Fire authorities will have £600 million less to spend on keeping the public safe from harm in five years compared to 2011/12, according to a new report released ahead of this week's Local Government Association Annual Fire Conference.
The LGA say that FRSs will have to undergo "major reforms" if the service is to be sustained.
Cllr Kay Hammond, Chairman of the LGA’s Fire Services Management Committee, said: “Fire authorities are having to make hard choices. On one hand they are faced with unprecedented cuts to their budgets, while on the other they continue to have a duty to provide the same level of fire protection to their communities as they always have.
“It’s clear that something has to give and the area that is most at risk is activity such as community safety schemes. The irony is that this comes at a time when the demographics of our country are changing, with people living longer and the number of elderly and vulnerable people rising.
“Fire authorities are already doing things differently in order to manage the decline in funding and they will continue to eke out efficiencies through measures such as shared service arrangements, reducing the number of fire stations and new flexible employment practices. But it is clear that without major reforms to the service this will not be enough to sustain it in the future.
In the ‘Fire Future Funding Report’, the LGA, which represents the 46 fire authorities in England, warns that funding for community prevention schemes is likely to suffer the most from budget cuts.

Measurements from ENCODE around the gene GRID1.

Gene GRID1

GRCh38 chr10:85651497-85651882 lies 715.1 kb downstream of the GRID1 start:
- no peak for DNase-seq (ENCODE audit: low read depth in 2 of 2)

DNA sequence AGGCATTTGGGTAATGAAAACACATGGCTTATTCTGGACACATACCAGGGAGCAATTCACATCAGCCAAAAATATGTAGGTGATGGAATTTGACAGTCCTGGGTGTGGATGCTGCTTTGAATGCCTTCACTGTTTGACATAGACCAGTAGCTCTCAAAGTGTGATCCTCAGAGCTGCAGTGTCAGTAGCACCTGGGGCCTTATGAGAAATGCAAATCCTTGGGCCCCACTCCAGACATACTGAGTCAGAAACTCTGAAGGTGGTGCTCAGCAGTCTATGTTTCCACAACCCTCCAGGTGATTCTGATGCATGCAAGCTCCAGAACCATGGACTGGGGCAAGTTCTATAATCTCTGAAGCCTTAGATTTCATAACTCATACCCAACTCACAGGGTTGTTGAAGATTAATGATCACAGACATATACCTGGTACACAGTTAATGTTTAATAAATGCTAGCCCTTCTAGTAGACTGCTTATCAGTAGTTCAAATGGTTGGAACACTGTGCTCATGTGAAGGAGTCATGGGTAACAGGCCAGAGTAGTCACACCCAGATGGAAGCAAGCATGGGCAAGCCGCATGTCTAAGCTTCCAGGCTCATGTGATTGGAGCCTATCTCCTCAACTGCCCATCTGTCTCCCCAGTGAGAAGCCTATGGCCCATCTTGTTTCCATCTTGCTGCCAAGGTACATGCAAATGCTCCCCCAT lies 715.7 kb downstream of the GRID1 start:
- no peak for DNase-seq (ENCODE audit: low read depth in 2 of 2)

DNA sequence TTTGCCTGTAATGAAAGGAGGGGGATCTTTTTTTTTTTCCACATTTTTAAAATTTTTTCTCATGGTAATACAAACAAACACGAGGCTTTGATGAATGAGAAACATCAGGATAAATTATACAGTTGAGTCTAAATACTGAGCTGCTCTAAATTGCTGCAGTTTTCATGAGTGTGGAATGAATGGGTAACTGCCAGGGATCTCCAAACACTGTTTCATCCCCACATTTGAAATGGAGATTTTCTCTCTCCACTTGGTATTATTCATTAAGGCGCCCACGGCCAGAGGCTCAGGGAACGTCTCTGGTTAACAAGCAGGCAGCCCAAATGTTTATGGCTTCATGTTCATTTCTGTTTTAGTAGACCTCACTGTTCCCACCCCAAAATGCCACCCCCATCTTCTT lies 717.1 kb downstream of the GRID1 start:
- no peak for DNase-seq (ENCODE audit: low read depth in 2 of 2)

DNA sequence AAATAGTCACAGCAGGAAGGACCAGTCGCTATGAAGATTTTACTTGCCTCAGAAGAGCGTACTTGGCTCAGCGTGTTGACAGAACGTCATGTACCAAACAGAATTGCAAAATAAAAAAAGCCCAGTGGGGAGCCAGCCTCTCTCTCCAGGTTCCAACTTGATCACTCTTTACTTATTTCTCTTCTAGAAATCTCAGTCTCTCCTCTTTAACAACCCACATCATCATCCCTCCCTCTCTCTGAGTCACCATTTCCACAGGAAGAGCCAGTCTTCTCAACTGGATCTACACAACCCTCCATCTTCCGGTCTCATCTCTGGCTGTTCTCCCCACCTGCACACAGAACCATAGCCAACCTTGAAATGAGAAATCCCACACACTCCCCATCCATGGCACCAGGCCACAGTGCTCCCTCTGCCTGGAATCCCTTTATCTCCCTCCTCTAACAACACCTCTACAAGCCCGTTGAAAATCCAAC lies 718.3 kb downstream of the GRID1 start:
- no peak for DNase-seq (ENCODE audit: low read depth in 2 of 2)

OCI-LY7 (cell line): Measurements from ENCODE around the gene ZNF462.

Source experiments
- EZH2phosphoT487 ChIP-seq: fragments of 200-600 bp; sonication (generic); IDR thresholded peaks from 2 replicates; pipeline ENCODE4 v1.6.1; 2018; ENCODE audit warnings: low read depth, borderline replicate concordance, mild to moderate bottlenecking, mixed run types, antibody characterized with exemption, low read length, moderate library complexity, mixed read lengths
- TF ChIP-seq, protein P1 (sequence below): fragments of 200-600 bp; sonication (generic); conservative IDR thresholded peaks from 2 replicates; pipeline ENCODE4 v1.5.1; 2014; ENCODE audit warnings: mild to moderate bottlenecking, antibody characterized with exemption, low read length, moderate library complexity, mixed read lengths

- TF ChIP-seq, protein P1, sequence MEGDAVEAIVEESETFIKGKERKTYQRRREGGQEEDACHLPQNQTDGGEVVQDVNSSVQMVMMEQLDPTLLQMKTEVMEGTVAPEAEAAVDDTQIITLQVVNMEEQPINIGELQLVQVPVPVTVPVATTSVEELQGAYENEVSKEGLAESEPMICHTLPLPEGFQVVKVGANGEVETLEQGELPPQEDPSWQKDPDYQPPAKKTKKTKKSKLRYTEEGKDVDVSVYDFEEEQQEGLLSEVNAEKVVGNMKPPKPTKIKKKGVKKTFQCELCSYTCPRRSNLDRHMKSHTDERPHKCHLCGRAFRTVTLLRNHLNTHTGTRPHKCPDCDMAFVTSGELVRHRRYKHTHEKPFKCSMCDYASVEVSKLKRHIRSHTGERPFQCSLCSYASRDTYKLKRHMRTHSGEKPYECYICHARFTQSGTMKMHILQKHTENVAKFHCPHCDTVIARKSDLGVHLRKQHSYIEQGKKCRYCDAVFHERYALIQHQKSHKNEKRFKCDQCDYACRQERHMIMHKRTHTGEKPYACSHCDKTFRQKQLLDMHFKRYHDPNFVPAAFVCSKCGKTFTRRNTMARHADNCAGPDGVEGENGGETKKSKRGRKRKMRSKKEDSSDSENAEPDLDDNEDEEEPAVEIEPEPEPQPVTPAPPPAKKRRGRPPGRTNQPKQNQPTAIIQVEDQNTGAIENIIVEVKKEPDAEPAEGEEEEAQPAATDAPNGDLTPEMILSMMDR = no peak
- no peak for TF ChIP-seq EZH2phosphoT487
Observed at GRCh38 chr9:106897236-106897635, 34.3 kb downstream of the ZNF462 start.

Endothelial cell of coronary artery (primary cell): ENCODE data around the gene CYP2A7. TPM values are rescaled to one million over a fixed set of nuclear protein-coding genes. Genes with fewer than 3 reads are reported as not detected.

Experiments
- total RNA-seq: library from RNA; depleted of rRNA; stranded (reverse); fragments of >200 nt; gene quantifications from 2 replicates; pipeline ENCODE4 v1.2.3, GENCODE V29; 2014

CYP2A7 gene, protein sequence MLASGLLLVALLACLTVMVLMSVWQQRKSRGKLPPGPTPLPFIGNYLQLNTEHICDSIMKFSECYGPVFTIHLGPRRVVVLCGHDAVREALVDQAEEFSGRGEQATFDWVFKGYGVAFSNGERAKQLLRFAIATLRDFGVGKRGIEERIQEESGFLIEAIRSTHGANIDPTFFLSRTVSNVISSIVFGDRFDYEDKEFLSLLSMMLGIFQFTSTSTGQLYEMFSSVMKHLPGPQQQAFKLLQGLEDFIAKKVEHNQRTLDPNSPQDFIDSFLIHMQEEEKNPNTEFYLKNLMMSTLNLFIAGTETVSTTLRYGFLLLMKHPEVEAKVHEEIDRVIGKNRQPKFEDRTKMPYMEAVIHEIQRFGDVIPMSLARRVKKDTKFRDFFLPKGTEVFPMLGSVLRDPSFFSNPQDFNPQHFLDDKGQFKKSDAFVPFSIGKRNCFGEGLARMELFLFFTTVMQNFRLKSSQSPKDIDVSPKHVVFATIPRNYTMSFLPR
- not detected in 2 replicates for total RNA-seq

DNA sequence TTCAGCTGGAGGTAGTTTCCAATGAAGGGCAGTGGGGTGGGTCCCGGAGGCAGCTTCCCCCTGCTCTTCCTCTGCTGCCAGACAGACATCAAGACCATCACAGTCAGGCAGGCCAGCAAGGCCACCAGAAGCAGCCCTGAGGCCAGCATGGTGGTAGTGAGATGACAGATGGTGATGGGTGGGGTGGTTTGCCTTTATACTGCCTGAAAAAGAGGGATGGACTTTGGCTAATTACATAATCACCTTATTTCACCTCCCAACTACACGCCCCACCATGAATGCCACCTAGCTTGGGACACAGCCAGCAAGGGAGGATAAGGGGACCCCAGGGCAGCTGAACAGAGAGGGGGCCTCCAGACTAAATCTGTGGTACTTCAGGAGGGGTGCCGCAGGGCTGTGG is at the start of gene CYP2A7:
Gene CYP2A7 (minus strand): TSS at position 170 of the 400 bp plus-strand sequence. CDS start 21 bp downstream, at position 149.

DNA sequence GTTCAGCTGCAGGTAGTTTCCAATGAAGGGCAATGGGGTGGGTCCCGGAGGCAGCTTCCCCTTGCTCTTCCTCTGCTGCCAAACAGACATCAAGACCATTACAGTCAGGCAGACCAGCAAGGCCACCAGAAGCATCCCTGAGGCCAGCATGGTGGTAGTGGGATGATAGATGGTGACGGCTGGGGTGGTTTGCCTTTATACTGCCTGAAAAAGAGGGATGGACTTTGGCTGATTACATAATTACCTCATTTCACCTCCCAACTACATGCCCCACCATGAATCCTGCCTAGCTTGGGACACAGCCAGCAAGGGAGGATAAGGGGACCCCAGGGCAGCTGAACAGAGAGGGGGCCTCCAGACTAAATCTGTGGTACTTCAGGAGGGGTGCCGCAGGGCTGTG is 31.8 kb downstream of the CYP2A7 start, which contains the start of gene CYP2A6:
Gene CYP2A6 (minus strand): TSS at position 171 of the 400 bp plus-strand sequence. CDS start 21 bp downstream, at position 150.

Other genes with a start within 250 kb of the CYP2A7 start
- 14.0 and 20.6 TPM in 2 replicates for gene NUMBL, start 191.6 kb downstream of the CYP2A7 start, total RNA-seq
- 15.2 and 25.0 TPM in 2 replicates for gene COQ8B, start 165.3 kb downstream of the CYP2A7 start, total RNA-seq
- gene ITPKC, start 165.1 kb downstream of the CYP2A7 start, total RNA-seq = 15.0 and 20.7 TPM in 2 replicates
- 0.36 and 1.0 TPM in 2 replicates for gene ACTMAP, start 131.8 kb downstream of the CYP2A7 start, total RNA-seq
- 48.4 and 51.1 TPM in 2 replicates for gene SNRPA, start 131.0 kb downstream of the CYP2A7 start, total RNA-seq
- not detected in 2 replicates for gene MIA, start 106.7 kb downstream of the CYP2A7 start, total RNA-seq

Funding reductions mean that less money will be available to the fire service for work such as testing smoke alarms as well as advising residents on safety measures and how to prevent fires.
However, research shows that over the past decade, as the amount of money spent on prevention work has increased, the number of fires and fatalities has fallen significantly.
Youth education programmes, for example, are estimated to achieve savings of £1.85 for every £1 spent by helping to reduce the number of fires set deliberately.
According to analysis by the LGA, government funding for the fire and rescue service will fall by £300 million from £1 billion in 2011/12 to £700 million in 2017/18. At the same time expenditure is expected to rise from £2.1 billion in 2011/12 to £2.4 billion in 2017/18.
As fire authorities must balance their budgets they will, by 2017/18, have to spend 30 per cent less annually compared to 2011/12. This would be equivalent to a reduction of nearly 40 per cent of the workforce.
According to the report, the cuts are already starting to bite with fire authorities reporting a drop of 7 per cent in the number of home fire safety checks carried out in 2011/12 than in the previous year.
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Posted 12/3/2013 by firstname.lastname@example.org